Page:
German Pilots' Union Strikes, Threatens Further Action

 - August 29, 2014, 10:36 AM
Pilots with Vereinigung Cockpit are shown on a previous 'Walkout for Safety.' Pilots flying for Germanwings struck for six hours on Friday. (Photo: Vereinigung Cockpit)

Unionized pilots with Lufthansa-owned low-fare carrier Germanwings staged a six-hour strike on Friday after negotiations between the airline and pilots over early retirement benefits broke down. The Vereinigung Cockpit union representing pilots with Lufthansa, Lufthansa Cargo and Germanwings said it would continue planning industrial actions “until the point of agreement.”

The strike from 6 a.m. to noon Germany time disrupted the travel plans of thousands of people, as Cologne-based Germanwings cancelled 116 flights, Reuters reported. It coincided with the end of school holidays in Thuringia and Saxony, Lufthansa noted.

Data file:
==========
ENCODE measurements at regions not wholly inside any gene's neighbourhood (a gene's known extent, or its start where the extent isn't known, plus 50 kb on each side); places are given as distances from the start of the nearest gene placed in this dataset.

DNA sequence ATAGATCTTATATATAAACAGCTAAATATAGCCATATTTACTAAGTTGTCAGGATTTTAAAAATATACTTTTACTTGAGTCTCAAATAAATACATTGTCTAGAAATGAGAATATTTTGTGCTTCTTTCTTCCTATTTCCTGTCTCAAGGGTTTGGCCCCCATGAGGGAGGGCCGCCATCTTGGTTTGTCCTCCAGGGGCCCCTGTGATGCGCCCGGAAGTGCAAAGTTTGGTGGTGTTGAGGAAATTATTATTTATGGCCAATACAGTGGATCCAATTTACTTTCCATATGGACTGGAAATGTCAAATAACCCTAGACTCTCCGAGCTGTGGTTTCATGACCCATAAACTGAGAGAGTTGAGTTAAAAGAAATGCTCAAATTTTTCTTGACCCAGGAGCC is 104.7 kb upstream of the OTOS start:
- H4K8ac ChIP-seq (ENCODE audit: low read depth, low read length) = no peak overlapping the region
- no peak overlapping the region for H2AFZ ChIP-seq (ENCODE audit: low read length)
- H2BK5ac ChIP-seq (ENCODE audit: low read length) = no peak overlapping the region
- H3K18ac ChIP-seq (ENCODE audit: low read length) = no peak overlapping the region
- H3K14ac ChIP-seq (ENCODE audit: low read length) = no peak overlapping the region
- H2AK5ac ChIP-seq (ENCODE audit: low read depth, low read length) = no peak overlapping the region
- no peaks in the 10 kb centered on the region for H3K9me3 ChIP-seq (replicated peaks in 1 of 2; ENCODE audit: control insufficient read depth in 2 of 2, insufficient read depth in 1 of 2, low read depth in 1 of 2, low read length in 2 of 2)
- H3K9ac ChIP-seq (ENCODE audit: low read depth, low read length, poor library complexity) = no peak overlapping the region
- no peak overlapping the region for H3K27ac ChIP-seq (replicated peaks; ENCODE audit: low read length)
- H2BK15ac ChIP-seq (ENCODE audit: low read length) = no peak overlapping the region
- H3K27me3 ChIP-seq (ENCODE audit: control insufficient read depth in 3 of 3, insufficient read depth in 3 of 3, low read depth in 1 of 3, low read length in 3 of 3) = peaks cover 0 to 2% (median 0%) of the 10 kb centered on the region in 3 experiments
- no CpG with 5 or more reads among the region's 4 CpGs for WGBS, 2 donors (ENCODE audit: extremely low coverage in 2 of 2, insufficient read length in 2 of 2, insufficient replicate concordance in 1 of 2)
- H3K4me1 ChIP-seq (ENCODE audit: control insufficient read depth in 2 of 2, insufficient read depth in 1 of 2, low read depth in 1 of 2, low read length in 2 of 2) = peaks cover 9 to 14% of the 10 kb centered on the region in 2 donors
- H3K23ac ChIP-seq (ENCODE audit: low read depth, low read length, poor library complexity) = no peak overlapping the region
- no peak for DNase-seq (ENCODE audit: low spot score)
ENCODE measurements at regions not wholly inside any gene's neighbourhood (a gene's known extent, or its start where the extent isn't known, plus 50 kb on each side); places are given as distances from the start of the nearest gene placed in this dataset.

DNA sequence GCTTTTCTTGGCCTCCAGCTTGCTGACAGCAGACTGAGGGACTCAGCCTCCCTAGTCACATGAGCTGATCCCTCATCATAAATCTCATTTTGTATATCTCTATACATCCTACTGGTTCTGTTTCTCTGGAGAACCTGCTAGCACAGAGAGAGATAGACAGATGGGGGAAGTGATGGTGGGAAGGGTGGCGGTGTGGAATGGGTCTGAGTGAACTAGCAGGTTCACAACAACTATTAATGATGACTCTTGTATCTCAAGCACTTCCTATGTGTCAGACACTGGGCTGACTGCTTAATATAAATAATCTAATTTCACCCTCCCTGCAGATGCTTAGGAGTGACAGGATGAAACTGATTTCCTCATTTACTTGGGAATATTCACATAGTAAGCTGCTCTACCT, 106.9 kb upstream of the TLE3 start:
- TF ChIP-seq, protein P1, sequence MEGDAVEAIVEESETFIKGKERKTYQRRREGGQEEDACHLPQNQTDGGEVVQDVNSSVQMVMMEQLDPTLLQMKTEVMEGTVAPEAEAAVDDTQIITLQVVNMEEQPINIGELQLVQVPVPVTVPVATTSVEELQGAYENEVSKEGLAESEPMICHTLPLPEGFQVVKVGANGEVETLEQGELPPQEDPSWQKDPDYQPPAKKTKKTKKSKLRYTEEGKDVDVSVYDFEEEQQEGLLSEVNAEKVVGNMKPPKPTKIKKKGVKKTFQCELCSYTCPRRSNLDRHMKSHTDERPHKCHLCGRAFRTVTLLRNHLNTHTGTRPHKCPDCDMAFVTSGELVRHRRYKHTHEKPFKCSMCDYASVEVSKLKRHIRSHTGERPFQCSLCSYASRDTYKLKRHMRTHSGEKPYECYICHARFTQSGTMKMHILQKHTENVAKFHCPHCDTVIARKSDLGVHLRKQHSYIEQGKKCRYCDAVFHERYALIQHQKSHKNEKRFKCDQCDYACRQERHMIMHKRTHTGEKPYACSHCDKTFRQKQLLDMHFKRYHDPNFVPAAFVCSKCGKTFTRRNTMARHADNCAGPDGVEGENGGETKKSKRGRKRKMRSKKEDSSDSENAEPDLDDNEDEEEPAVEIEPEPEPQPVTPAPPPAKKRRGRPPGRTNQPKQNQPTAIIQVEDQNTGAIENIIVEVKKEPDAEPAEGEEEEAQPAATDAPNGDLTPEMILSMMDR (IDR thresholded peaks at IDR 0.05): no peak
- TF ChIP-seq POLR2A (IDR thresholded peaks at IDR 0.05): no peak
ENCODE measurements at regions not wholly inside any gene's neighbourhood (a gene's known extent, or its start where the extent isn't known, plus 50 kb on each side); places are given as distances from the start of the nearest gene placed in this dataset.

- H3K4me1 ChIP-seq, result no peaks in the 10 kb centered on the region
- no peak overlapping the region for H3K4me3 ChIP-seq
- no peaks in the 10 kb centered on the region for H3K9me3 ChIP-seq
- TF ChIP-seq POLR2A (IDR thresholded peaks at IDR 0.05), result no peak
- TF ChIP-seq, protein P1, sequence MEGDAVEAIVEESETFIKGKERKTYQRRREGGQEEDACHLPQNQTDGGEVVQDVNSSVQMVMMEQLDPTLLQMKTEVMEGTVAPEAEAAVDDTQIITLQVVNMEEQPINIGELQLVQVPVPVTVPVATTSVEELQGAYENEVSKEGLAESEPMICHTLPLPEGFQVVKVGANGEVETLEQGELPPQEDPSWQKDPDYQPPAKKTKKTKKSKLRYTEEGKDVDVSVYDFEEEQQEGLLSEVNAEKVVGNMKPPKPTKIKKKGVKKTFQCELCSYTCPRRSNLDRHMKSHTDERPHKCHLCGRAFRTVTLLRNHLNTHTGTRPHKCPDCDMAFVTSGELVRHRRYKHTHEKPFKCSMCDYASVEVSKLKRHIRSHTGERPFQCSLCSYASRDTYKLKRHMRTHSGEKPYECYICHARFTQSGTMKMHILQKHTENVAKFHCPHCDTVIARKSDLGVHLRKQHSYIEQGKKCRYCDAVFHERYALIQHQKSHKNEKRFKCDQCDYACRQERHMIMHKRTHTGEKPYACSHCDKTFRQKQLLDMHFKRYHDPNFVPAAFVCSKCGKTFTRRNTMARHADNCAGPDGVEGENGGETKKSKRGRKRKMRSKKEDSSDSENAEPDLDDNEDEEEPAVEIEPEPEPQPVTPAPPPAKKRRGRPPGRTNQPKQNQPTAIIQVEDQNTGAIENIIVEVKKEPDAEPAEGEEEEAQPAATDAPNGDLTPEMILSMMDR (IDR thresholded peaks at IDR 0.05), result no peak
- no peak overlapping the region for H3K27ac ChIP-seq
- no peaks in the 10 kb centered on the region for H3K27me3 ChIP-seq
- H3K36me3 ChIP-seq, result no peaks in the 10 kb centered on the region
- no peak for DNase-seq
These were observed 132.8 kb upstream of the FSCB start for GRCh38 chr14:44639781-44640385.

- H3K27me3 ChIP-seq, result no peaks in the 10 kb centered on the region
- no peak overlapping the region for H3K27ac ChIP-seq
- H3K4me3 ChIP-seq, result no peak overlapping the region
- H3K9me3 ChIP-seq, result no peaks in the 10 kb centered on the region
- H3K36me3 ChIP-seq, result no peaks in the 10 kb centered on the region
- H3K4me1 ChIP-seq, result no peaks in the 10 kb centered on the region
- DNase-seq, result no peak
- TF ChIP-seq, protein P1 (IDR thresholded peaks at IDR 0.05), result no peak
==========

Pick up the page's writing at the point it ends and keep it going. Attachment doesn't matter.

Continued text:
The pilots union, which conducted a three-day nationwide strike in April, wants to maintain the early retirement age of 55 with corresponding pay benefit. It argues that the dispute with Lufthansa is solely about the early retirement provision “which should continue in the future to enable a timely exit from the particular stresses of pilots’ professional life… Vereinigung Cockpit is fighting against the deep cuts in the provision of hard fought social benefits.”

For the disputed “transitional benefits,” Lufthansa proposes raising the early retirement age from 55 to 60 for younger employees, depending on length of service with the company. The longer employees have served with the carrier, the less they would be affected. Lufthansa said that it proposed in a letter earlier in the week to resume negotiations “primarily…to specify an orderly process and a timetable for further negotiations.” After talks broke down on August 28, the airline said that it was focused on limiting the impact of the Germanwings strike.

“We are very disappointed that we cannot avert strike action. The impression given is that the Vereinigung Cockpit pilots’ union had already decided to strike,” said Bettina Volkens, Deutsche Lufthansa chief officer for human resources and legal matters. “It is unrealistic to expect to reach agreement on a new model for sustainable transitional benefits in the course of a single day.”